In 1960, author John Steinbeck set off on a driving trip around the country accompanied only by his elderly poodle Charley, to see what would happen and what he could learn about America. Unfortunately, that turned out to be not much, and not much respectively.
I got some enjoyment out of this book, but my experience with Steinbeck led me to expect to enjoy it more. I wouldn’t put Steinbeck at the very top of my list of favorite authors, but I’d rank him fairly high. I’ve read nine of his novels and novellas, and mostly liked them. The Winter of Our Discontent and Of Mice and Men would probably make the top 25 or so of my favorite books I’ve read, with The Grapes of Wrath only a hair below that level.
I mostly like Steinbeck’s writing style, though at the same time I’m conscious of the way realism is often sacrificed for a pro-working class hagiography, with the noble Okies of The Grapes of Wrath being a prime example. At the same time, it’s a style of telling details and clever turns of phrase that are both amusing and insightful about human nature. Unrealistic, oversimplified, yet appealing and inspiring'”the literary equivalent of a Frank Capra movie.
That style is in evidence in this book as well, with mixed results. There’s no shortage of interesting observations, but for me a lot of the book falls flat. The people he encounters that he chooses to describe mostly sound like characters from his novels, and somehow when it’s real people being made to sound like folksy caricatures it makes me a little more uneasy than when it’s fictional characters.
He’s humble about his ability to come up with the kind of insightful and interesting commentary he feels pressured by the nature of the project to produce, and at times it feels like he’s trying too hard. Some of his comments and generalizations about people and states and such have the superficial feel of “good writing,” until you stop and think about them and realize that substantively they’re not particularly persuasive.
But it’s hit or miss, definitely not all miss. And I think different readers will identify the hits and misses very differently.
One of his observations that stuck with me, for instance, is that there is a timelessness to introspection. That is, when you’re alone in a situation like a long stretch of driving that you can pretty much do automatically, and you let your mind wander, the past, the present and the future that it lights on are all equally present to it. Whereas when you’re engaged with people and being more external–or for that matter having to concentrate on something like the weather conditions or looking for your destination–you’re consciousness is compelled to remain in the present. (I suppose one could apply that point spatially as well as temporally.)
Nothing all that profound I suppose, but that got my attention for some reason.
Charley–and I’m sure this will set me apart from most readers–mostly didn’t come alive for me. Steinbeck’s journey feels like a solo one. Charley seems like a little more than an inanimate object, but way, way short of a human companion. Steinbeck makes a considerable effort to make it seem otherwise, but his attribution of human-style reactions to Charley and his description of their supposed communication, is more sweet, amusing and cutesy than believable.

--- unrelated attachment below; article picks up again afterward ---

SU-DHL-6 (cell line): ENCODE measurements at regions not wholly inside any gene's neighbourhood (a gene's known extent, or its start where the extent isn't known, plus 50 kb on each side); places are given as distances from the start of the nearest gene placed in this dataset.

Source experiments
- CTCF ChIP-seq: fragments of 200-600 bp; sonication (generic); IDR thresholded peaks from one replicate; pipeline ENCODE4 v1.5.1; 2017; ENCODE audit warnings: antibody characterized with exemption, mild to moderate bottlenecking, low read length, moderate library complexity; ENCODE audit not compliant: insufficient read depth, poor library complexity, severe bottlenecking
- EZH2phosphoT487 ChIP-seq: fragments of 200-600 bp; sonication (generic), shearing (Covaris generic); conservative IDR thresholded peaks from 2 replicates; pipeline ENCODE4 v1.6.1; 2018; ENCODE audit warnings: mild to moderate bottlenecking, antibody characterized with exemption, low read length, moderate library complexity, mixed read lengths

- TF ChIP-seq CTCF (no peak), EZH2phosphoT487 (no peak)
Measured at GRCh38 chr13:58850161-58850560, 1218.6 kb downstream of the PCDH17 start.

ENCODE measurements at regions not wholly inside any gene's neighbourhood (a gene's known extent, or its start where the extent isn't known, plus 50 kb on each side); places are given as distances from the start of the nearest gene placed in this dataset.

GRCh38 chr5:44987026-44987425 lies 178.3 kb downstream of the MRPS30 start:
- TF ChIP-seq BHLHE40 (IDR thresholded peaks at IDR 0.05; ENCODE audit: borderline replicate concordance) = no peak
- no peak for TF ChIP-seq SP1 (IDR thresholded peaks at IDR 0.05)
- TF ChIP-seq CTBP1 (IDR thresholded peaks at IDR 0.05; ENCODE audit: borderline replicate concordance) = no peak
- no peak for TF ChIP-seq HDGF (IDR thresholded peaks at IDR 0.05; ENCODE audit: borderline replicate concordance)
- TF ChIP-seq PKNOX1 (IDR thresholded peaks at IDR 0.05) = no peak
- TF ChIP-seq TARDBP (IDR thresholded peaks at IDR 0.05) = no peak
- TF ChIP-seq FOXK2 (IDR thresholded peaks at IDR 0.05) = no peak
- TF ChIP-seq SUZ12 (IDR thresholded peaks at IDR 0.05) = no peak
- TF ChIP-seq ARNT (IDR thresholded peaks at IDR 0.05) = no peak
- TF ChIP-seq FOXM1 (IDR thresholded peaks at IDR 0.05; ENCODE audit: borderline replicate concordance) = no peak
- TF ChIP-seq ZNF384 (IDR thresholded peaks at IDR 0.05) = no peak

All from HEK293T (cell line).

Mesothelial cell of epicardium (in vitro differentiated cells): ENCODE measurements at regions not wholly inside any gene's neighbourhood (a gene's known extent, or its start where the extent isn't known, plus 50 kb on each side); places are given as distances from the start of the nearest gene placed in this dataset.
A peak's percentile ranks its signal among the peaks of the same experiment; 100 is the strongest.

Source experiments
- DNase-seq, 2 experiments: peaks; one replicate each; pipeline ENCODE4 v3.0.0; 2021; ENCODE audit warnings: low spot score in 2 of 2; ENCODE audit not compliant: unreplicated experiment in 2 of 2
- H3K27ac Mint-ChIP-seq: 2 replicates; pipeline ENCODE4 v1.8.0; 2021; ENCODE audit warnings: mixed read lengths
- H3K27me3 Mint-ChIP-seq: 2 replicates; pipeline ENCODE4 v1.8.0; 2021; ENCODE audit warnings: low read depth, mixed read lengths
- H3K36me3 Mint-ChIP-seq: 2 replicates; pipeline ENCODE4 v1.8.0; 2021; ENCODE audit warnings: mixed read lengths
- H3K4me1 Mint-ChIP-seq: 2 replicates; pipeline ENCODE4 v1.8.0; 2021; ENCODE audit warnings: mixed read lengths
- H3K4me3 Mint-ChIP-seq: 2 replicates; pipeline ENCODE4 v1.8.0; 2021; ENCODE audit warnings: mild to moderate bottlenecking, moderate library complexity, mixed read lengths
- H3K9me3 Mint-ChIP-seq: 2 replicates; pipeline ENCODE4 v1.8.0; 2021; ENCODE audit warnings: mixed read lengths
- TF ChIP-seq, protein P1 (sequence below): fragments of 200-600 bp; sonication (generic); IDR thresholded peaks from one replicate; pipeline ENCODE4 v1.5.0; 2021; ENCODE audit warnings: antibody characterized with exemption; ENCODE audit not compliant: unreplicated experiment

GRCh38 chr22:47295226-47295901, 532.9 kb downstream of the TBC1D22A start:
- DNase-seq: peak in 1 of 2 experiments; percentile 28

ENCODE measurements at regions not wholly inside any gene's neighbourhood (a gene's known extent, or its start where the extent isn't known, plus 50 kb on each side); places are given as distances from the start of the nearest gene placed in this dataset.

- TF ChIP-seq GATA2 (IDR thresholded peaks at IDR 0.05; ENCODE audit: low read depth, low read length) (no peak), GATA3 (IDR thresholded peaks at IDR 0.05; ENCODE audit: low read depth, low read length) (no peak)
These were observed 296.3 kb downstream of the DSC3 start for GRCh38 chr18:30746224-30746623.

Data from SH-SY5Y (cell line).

Everyone thinks their pet is something more than an animal, and indeed it’s fun to act like a pet is a person, but I think it’s 90% make believe, just one step up from a little kid’s imaginary friend. (The only clear exception I can think of is my basset hound Zippy that I lived with for part of the ’80s and ’90s, who was in fact an intriguing and unique little person.)
For me the book is like being on a road trip that is very long and mostly uneventful, and that therefore has the potential to be utterly tedious, but you have as a companion a bright, articulate guy who tells stories and points out things of interest along the way, and that makes the experience not a fascinating adventure, but somewhere right smack in the middle between “utterly tedious” and “fascinating adventure.”
One reason I actually should like this book a lot rather than just a little is that I myself have done several long road trips around the U.S., alone, where I’ve put up to or in one case just over 10,000 miles on my car. It’s been a big part of my adult life, a source of a lot of important experiences, a lot of important memories. So I should recognize him as a kindred spirit and get the itch to get back on the road and such. And I do feel some of that as I read and think about this book, just not as much as I’d have thought.
There’s no question what is the most gripping writing in Travels with Charley. That’s the section right near the end about his travels through the South, and especially his account of the carnival of loathing he witnesses in New Orleans when small children and their parents and armed escorts entering an integrated school are subjected to vicious, hateful and obscene jeering from adult–mostly female–whites. I can feel Steinbeck’s tears through the pages, because his reaction is so similar to how I feel when confronted with evidence of humanity’s capacity to sink that low.
I suspect I would have preferred over this book just this section turned into a long magazine article, perhaps augmented by additional journalistic research and interviews. It’s the clear high point of the book.
Steinbeck is a likable guy, and I enjoy his writing style more than not. Therefore this book is worthwhile to me, albeit not to the degree I might have expected. But I’m sure almost all Steinbeck fans would enjoy this book, most probably even more than I did.